Losing BigAll told, the surge in the crack spread, combined with high crude prices, will leave the 12 biggest U.S. airlines paying $9.6 billion more for all of 2005 than they did in 2004, Cordle estimates. Full-year losses will be staggering.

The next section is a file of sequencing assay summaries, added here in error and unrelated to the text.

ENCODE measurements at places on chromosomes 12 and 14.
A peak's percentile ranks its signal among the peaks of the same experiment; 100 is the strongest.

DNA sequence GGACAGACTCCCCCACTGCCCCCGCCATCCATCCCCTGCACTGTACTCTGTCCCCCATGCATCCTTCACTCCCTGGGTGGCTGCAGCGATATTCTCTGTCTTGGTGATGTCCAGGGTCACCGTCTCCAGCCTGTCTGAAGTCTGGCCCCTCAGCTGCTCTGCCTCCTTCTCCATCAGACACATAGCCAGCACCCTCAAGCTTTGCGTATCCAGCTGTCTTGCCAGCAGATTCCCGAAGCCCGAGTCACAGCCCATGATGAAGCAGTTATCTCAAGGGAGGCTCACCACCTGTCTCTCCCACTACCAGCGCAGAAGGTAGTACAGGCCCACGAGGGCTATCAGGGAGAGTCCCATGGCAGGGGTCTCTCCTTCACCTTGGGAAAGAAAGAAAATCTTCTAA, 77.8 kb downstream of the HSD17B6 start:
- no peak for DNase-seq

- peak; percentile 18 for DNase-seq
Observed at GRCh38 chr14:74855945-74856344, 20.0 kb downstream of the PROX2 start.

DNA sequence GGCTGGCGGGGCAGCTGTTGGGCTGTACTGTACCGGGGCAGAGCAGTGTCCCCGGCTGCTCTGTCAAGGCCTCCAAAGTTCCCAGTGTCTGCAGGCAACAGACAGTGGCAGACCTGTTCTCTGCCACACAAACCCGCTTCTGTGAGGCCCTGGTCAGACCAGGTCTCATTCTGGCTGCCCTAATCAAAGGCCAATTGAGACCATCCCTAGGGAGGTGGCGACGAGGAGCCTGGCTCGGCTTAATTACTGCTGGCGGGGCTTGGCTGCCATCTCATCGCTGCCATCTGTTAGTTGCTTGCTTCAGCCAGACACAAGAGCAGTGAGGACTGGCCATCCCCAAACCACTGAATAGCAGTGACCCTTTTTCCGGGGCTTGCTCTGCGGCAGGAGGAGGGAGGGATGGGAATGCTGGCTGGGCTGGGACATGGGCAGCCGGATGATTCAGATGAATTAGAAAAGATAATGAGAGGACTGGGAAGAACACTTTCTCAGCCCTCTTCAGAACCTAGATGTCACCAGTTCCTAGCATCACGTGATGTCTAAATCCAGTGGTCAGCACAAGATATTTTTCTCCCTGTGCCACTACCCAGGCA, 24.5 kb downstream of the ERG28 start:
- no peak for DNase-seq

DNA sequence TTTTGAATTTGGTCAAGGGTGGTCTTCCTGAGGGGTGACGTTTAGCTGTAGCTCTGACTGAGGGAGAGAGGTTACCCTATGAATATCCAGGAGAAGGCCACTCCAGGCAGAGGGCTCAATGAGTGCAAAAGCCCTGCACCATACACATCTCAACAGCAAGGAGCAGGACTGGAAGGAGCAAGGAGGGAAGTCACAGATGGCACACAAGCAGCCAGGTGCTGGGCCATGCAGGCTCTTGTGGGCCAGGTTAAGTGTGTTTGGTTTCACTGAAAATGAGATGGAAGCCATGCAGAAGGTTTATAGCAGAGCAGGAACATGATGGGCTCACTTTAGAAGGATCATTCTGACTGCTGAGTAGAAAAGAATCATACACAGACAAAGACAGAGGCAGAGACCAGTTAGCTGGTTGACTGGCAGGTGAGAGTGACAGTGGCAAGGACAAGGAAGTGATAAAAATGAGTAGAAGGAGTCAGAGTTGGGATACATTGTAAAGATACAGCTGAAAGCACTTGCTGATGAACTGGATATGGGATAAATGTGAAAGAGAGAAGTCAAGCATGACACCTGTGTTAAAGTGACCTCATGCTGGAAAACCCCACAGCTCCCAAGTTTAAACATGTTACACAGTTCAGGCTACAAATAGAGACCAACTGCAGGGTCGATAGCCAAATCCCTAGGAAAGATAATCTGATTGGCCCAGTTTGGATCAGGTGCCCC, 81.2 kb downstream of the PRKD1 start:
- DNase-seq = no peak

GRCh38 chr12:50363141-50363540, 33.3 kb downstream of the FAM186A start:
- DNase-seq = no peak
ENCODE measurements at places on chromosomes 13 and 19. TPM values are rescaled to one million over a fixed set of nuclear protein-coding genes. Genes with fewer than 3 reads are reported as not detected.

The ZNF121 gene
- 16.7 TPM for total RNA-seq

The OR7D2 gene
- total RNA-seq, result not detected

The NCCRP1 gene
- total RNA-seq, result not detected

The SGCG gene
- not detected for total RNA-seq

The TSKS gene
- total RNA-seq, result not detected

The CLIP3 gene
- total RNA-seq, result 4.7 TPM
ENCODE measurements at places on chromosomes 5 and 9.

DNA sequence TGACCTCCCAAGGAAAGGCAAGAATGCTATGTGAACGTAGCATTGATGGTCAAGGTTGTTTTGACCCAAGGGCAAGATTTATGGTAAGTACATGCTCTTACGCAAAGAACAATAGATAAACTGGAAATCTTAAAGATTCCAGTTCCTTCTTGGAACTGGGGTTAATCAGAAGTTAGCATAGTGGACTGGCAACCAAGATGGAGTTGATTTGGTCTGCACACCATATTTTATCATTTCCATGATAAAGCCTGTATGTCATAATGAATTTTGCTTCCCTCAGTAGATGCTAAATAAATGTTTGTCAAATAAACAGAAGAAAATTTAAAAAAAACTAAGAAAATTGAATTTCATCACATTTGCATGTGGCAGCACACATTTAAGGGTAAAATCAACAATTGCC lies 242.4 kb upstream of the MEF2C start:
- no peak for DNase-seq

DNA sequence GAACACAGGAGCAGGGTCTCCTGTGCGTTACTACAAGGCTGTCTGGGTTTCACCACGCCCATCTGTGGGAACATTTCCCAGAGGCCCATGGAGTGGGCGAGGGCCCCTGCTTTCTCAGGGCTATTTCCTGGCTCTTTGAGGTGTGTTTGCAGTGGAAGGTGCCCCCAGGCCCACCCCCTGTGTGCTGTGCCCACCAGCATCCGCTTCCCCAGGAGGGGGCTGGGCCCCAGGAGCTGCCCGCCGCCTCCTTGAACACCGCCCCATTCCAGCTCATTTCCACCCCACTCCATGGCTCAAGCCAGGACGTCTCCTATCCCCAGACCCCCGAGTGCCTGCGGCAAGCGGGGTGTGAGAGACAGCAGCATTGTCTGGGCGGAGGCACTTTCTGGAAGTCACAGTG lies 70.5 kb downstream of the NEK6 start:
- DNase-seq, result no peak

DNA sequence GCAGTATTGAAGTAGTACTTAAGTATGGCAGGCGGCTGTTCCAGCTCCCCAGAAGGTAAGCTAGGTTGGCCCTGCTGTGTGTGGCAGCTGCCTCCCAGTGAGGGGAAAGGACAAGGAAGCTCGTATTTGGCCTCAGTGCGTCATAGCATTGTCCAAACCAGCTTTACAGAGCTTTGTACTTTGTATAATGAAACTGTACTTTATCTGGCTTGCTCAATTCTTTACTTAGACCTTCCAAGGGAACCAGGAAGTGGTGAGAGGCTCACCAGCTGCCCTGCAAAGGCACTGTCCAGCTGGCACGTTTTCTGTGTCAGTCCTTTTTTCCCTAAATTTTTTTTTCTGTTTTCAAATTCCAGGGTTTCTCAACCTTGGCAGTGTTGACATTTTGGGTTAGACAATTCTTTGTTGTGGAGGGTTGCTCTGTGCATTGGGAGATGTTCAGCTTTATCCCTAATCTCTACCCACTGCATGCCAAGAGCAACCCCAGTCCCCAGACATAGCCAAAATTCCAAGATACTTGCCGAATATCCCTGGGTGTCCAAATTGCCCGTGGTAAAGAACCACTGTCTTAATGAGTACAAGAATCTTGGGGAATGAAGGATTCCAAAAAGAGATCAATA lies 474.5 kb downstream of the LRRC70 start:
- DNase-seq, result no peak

Delta ( DALRQ) alone expects to lose $2.16 billion this year, excluding special items. Soaring fuel costs pushed Delta, the nation's third-largest airline, into bankruptcy protection last month. For the 12 largest airlines, Cordle expects 2005 losses to total $5.2 billion.To get a sense of just how damaging petroleum costs have been to the sector, Cordle points out that if the 12 biggest airlines were to pay the same fuel costs in 2005 as they averaged from 1990 through 2000, they would have a pretax profit for the year of $12.7 billion. Of course, had oil remained cheap, the airlines probably wouldn't have been able to wrangle the $10 billion worth of labor concessions they got in recent years, sometimes using the threat of bankruptcy or liquidation. But even excluding labor savings, the 12 largest airlines would have ended up with $2.7 billion of profit if fuel had remained at last decade's levels. Alaska Air Group ( ALK), Continental, JetBlue Airways ( JBLU) and Southwest Airlines ( LUV) reported third-quarter profits last week. With the exception of Continental, they all benefited from hedging programs that use financial derivatives to cap the crude-oil price of some portion of their fuel needs. Still, Continental and JetBlue said fuel costs will cause them to report fourth-quarter losses. And JetBlue, a young, low-cost carrier that's been profitable for 19 quarters in a row, said its fourth-quarter loss will be enough to wipe out its profits in the first three quarters of the year. That prompted Standard & Poor's to lower JetBlue's corporate credit rating to B-plus from BB-minus. Fuel hedging had helped Alaska and Southwest weather tough times. However, the hedges only apply to crude oil and don't cover the added cost of a wider crack spread. There is no futures market for jet kerosene, but Southwest executives said last week they have added an additional layer of protection by hedging heating oil and gasoline. How effective those hedges will be remains to be seen, as the crack spread for jet fuel remains well above the additional cost of refining the two other products.